^ transition team member (Health Team) Jack Kelly of Charlestown with LtGov Karyn Polito (l) and the Governor (r). To his right, Rebecca Love
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He hasn’t been sworn in yet — that date is January 8th — but Charlie Baker’s 170-plus transition teams tells us a lot about how he will govern as well as who he will call upon to deliver his goods.
The first task is to read the list of names, so here it is, in a link to the news story in which it was announced : http://www.bostonglobe.com/metro/2014/12/11/advice-charlie-baker-wants-lots-names-many-transition-committees/WkDAsvFlXN6aKvMSS1bm3K/story.html
There are five teams mentioned in the media story : Schools; Better Government ; Jobs and the Economy; Health; and Community. This list by itself tells us what Baker’s agenda priorities will be. None is a surprise. His entire campiagn focused on these five areas of concern, of purpose, and of his personal expertise.
The difficulty arises with the specific names chosen, or, should I say, with who, or what kinds of people, were not chosen. Because politics is so bound up with the personal – it is through people, after all, that things get done — it matters when entire interests get left out, or when other interests are over-represented. In this regard, many activists will take issue with who Baker has chosen and not chosen.
Most likely to generate controversy are the members of his Jobs and the Economy committee and the Community Committee. More about that later. First, his Schools team.
The composition of this team will not please opponents of lifting the charter school cap. It’s weighted almost entirely in favor of school innovation, including charters, and having former MFT (Massachusetts Federation of Teachers) head Paul Toner aboard seems almost a declaration of war with the current MFT head, a teacher union firebrand who ousted Toner from his much more flexible approach to the State’s education decisions. That said, it’s a big plus to see Chelsea Public schools superintendent Mary Bourque named as well as legendary Boston Latin School headmaster (emeritus) Michael Contompasis. Good, too, that almost everyone on this team is a city person. it’s in the cities that the “achievement gap” resides and in the cities that it must be solved. I am betting that this team will advocate transformations of education as radical as those proposed last year by Boston mayoral candidate John Connolly, who, even though not named to the schools team (probably a mutual choice), has to be quite pleased with its orientation.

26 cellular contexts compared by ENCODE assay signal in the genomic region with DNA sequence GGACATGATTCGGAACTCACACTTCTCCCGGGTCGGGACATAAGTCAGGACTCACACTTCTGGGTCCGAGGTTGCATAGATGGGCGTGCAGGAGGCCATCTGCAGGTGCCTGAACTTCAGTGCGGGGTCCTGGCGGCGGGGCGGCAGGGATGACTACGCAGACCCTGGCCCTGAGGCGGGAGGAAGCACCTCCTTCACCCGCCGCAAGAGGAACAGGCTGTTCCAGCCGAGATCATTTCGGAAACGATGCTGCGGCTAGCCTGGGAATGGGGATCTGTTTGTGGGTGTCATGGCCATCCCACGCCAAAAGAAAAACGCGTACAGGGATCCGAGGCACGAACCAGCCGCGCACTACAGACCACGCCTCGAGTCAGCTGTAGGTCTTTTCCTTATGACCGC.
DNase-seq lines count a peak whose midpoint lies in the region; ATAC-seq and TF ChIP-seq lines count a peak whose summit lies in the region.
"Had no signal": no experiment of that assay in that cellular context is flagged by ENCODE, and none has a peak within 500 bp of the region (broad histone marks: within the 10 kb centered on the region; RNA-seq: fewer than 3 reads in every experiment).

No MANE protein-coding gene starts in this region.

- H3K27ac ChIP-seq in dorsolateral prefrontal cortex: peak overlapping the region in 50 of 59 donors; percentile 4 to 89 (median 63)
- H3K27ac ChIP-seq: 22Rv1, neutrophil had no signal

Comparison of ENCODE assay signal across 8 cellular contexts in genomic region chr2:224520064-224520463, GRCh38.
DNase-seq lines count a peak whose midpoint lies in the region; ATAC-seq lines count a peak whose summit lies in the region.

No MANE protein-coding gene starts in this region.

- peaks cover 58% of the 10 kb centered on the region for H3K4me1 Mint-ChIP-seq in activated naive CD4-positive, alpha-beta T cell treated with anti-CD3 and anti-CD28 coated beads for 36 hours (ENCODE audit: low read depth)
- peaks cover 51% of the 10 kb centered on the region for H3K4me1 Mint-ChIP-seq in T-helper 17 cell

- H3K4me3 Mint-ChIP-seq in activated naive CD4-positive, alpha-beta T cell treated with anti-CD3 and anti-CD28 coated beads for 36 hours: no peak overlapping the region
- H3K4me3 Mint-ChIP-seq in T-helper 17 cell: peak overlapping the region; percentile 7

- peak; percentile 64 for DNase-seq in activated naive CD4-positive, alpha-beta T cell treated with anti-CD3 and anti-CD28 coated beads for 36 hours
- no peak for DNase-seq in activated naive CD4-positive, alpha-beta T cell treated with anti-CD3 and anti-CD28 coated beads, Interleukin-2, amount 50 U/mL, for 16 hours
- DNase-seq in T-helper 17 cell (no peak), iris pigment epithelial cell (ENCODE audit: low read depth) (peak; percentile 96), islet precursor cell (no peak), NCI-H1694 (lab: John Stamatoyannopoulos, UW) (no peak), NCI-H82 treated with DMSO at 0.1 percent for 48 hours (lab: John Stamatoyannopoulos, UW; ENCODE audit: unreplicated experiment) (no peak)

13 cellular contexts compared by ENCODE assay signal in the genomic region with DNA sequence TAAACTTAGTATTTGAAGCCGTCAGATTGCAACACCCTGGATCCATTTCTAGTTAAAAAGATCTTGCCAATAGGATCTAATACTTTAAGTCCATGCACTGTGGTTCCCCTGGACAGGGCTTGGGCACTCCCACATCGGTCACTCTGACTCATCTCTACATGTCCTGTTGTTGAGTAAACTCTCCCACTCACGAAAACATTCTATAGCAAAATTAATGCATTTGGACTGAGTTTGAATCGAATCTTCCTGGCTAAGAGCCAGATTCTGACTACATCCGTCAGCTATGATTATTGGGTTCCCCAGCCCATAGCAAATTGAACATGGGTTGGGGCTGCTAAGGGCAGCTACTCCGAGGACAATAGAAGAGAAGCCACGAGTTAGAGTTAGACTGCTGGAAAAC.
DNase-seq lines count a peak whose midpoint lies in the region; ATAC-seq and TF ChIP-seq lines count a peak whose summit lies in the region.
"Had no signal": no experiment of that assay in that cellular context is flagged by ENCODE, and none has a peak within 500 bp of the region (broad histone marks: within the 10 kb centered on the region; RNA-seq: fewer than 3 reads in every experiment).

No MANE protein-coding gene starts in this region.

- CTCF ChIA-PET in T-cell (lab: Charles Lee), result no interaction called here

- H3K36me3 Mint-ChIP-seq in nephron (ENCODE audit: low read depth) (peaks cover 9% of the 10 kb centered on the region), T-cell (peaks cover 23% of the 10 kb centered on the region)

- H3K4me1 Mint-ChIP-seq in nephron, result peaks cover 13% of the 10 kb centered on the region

As for the Community Team, why are so many real estate people on it ? Is this not really a Housing and development team more than a “Community” team ? Housing is definitely a public policy priority; but for “Community,” an even higher priority is personal clout and credibility. It seems to me that a Governor would want his “Community” committee to feature the people who campaigned most effectively for him and who are now looked to by the voters who listened. Yet the only people on this committee who fit that description, so far as I can tell, are Paul Treseler of west Roxbury, Robert Lewis and Chris Jones of Roxbury, Marc Laplante of Lawrence, Kevin Mullen of St Brendan’s Dorchester, and Bing Broderick of Haley House. All are terrific choices : but why are Meghan Haggerty of Dorchester, John Sepulveda of East Boston, Phil Frattaroli of the North End, Kristen Phelan of Downtown not named ? Why not Marty Keogh of Hyde Park and West Roxbury ? Why no Haitian or Cape Verdean ? No Viet Namese ? Why no major Hispanic leader ? Why no one from South Boston, Fall River, Lynn, Pittsfield ?